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A comparison of the ways in which Pat Barker and Sebastian Faulks present different attitudes to war in the novels 'Regeneration' and 'Birdsong'

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A comparison of the ways in which Pat Barker and Sebastian Faulks present different attitudes to war in the novels 'Regeneration' and 'Birdsong' The Great War stirred up many emotions during as well as after the event, which led to the expression of many attitudes born from experience, both direct and indirect. The authors of Regeneration and Birdsong, Pat Barker and Sebastian Faulks, each explore a range of these views in their novels. In being such a complex, yet popular, topic in literature, the tendency is towards simply focussing on the negative consequences of World War One. However, by exploring a well-known topic in two unique ways Barker and Faulks reveal a deeper and more varied set of attitudes to the Great War. In the openings of both Regeneration and Birdsong Barker and Faulks reveal the protagonists' strong attitudes towards war, however the methods which they use to represent these views differ hugely. Barker chooses to open her novel with the real historical document of Sassoon's declaration and the effect of this is to firmly base the reader in the era of the Fist World War. The military style language in the declaration expressed through such phrases as "wilful defiance" and "aggression and control" is direct yet poignant, as the reader can appreciate that these words would have had a real effect when they were first written by Sassoon. In contrast the romantic opening of Birdsong in Amiens, with "the picturesque feature of Saint Leu" and the "fishermen, slumped at their rods", is confusing, as this is not a typical opening for a novel about the First World War. ...read more.


This is a more complex issue concerning religion expressed by Barker, as through Burns she shows the reader that somebody "imagined" Christ's method of execution, linking to the view that the suffering in war time was perpetrated by men whom God gave the debatable gift of free-choice. This concept of the purpose of sacrifice is tackled by Faulks through the emotive, incredibly crafted, account of Brennan's need to give the mutilated body of his brother a proper burial. Brennan's collected explanation to Stephen of how he feels "better" after facing the horrendous task of recovering the body, is not dissimilar to Burns' calm explanation to River's as to how he can take comfort in the notion of Christ's sacrifice. This hints at the idea that religion could offer the men some comfort as Brennan, despite the horrors he has faced, is content that he did not let his brother "lie there" as now "he'll have a proper burial." Despite expressing the admirably strong sense of hope for the survival of the souls of the soldiers, through Brennans' character, Faulks' ending to the chapter really brings home to the reader the immense courage of the men in the face of war as "All night (Brennan) sung for his brother, whom he had brought home in his hands". The idea of having a proper burial is also touched on by Barker through her use of Wilfred Owen's poetry in her novel in which the attitudes expressed in 'Anthem for Doomed Youth" are scrutinised. Sassoon's character questions Owen saying there is a contradiction in the poem, as Owen appears to claim "there is no consolation" in the soldiers death yet ends the poem hinting there is. ...read more.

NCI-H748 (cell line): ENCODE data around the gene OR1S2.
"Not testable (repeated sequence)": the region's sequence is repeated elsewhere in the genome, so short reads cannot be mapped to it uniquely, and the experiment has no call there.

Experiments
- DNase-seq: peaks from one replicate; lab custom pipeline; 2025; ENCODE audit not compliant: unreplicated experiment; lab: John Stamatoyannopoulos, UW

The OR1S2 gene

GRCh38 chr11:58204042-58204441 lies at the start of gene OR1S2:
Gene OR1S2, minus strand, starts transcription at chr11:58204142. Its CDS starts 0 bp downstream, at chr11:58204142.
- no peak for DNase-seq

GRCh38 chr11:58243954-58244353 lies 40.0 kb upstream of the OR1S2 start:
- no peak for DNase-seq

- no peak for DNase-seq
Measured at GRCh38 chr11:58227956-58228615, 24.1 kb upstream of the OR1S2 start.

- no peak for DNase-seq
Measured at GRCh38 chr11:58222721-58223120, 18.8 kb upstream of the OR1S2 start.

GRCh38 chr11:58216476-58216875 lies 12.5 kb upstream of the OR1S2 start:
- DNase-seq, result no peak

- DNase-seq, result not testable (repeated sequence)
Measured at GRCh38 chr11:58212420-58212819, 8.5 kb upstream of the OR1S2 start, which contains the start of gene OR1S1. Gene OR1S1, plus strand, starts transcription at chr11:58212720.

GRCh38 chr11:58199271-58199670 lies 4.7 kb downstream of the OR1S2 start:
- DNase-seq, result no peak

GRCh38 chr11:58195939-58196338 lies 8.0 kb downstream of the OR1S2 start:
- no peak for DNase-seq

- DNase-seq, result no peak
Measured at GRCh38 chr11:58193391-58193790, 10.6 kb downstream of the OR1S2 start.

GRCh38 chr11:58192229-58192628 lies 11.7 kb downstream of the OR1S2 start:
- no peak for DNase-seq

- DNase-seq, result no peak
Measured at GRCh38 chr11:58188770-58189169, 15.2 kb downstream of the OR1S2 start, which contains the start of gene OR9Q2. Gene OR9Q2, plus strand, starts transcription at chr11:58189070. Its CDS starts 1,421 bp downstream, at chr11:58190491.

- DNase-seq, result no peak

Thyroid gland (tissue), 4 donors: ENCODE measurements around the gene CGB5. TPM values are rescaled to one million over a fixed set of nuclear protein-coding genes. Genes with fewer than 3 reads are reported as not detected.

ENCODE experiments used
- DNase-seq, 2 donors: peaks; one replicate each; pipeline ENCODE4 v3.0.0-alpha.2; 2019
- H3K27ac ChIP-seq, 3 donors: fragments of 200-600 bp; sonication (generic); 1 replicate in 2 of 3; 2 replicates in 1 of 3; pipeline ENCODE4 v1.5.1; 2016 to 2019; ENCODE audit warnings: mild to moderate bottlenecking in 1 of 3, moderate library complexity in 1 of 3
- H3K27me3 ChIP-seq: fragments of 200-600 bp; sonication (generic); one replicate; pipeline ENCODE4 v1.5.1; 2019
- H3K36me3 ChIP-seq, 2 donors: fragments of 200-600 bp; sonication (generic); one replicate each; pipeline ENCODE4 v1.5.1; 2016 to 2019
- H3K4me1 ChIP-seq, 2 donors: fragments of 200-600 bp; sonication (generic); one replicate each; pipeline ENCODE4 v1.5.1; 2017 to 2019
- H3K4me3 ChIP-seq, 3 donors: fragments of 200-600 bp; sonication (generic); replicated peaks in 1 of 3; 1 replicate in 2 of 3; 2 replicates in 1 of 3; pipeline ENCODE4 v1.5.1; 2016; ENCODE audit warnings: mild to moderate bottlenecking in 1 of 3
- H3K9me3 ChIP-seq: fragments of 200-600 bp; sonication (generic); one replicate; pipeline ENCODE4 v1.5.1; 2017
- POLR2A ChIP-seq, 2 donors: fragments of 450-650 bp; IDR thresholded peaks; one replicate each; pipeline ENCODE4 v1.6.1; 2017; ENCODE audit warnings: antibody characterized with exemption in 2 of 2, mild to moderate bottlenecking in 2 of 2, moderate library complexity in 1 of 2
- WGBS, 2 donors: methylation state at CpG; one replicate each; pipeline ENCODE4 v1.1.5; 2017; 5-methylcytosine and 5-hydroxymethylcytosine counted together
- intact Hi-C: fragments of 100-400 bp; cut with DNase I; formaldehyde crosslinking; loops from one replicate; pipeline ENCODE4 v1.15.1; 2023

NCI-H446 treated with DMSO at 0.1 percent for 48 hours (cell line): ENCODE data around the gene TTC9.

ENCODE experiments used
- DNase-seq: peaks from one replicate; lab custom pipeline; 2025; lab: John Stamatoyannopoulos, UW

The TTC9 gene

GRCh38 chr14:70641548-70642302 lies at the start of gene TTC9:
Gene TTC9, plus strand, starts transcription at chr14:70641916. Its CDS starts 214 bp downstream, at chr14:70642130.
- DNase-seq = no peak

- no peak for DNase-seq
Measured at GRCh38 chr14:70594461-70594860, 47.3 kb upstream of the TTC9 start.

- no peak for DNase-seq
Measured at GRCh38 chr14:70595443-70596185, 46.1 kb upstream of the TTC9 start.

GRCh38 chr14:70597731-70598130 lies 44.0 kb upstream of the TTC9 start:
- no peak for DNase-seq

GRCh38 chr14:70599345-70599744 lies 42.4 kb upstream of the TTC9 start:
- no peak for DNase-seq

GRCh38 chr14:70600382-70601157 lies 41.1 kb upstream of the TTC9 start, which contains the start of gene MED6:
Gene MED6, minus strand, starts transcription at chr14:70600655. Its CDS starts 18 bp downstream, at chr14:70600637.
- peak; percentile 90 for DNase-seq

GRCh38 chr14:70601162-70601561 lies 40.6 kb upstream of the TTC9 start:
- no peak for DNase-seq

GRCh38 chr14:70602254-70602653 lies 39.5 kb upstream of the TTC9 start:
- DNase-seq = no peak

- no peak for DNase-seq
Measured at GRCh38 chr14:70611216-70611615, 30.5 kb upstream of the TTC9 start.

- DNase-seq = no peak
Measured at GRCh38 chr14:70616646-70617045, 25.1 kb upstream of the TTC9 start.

Through using her character to read Stephen's diary Faulks provides the all important notion of posterity, as Faulks uses the idea of time shifts to remind all civilians of their duty to remember. Posterity is an important issue in the context of creative attitudes to war which are shown by both Barker and Faulks to be a positive outcome of war. Sassoon jokes to Owen that at least going back to the front will "help your poetry", and Stephen's character provides the poignant outlook that "the war proves us all with a daily lesson in anatomy", which fuelled his character's drawings and carvings. These creative outlets not only provided links to the past for further generations to be able to experience the war, but also stopped the characters from going mad, as creating something from the destruction stopped them from going mad. Ultimately Faulks expresses this notion of creation through the ending of his novel and the birth of the new life of baby John which brings the circle of a regenerated life to a close. War destroyed lives but it also had the ability to create new ways of thinking. The continuation of love and humanity in both of the novels, be it through the creation of new life or Sassoon's continuing love for his men, represents how humankind can regenerate after the dire events of World War One. Through writing novels about this event, Barker and Faulks are able to present varying views of war but also offer their own interpretations of them, and in creating these novels from the devastation of the war they provide a lasting reminder to everyone of the sacrifice and bravery of the soldiers, 'Lest we forget'. ?? ?? ?? ?? ...read more.

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